SYNOPSIS: Boudica (Ella Peel) is a naive sixteen-year-old who is being forced into an arranged marriage by her oppressive father, Scavo (Simon Pengelly) the leader of their Celtic Tribe. Her mother Lucillia (Michelle McTernan) has tolerated her own loveless marriage for long enough however and tricks Boudica into fleeing the village with her to live in her secluded childhood home. Lucillia’s plan hits a snag however when they find a wounded youth Geminus (James Cooke) living at the old cottage. As they nurse Geminus back to health, Boudica gradually falls for the mysterious young man, but Lucillia doesn’t trust him and the trio’s new life is shrouded in lies and secrets. Meanwhile, an enraged Scavo scours the land for his missing family. It is only a matter of time before the past catches up with everyone and Boudica must transform from a girl into the warrior queen of legend in order to protect the lives of those she loves.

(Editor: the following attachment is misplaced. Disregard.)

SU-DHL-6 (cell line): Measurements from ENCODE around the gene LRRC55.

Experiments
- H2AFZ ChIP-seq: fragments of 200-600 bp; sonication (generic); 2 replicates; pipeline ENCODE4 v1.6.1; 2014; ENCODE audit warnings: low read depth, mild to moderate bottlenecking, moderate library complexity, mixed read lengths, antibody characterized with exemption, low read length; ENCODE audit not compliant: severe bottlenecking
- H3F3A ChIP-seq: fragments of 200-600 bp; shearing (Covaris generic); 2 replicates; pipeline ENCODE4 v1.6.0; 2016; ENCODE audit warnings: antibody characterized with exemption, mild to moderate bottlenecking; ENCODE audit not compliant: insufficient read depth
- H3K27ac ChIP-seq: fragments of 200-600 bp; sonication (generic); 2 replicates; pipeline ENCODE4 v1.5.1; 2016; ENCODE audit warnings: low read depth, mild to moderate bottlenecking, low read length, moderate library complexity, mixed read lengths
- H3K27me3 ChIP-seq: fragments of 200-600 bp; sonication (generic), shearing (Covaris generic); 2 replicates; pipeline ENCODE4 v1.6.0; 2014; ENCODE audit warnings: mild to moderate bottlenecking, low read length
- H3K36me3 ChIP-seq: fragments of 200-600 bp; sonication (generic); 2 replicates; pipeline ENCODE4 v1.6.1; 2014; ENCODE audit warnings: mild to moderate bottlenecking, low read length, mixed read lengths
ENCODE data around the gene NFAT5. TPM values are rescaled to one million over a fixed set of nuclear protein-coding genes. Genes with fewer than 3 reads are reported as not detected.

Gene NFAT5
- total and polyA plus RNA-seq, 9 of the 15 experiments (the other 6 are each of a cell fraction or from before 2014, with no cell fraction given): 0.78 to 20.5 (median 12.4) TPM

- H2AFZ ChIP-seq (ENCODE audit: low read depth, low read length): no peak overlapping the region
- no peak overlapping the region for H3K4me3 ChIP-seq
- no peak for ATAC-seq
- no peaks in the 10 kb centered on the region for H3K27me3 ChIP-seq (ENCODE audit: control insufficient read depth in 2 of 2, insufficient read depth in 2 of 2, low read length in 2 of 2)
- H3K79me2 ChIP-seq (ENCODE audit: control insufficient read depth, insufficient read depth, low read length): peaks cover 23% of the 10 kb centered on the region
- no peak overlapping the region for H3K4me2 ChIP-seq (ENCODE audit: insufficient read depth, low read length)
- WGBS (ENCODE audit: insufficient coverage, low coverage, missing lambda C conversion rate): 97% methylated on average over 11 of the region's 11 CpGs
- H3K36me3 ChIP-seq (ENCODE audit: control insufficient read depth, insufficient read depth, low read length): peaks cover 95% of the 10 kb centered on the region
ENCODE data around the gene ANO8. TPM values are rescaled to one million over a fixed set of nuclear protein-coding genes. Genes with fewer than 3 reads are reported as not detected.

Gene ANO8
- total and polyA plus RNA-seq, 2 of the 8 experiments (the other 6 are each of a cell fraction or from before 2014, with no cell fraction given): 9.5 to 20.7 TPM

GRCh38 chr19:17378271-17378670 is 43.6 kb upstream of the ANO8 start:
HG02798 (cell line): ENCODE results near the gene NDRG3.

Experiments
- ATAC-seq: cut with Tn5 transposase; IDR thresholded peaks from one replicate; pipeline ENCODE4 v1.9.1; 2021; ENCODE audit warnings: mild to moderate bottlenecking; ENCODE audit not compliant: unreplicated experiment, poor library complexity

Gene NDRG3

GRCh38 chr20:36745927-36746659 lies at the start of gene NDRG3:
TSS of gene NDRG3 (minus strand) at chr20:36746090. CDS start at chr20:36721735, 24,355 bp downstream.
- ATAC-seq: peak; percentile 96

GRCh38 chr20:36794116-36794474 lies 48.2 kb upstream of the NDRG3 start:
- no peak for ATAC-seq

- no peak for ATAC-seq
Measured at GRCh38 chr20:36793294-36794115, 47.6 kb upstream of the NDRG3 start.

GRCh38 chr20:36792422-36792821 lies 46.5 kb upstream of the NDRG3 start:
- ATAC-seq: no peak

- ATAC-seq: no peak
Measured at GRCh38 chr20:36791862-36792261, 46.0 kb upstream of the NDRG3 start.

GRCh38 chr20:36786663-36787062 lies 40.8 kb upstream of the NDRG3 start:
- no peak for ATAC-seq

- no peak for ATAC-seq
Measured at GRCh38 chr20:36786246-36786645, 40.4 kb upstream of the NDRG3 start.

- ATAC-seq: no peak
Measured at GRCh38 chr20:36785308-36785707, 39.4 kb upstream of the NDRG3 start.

Taking inspired from the true story of a friend who fled an arranged marriage, I worked with writer/director Zoe Morgan on the story for Boudica: Rise of the Warrior Queen, which tells a fictionalised account of Boudica’s teenage years. It was fun to take the known elements of Boudica’s life story and look at how those pieces may have come together – the history of her clan, their fractious relationship with the Romans, how she met her future husband and the relationship she had with her Mother.
We had a very small budget for the film, but first-time director Zoe Morgan‘s background in theatre enabled her to draw some fantastic performances from the cast and DoP Charles Donnelly captured the stunning palette of oranges, yellows and reds that made up the autumnal forest setting. I oversaw the production and did some uncredited editing on the film to punch up some of the action scenes and tighten up the film overall.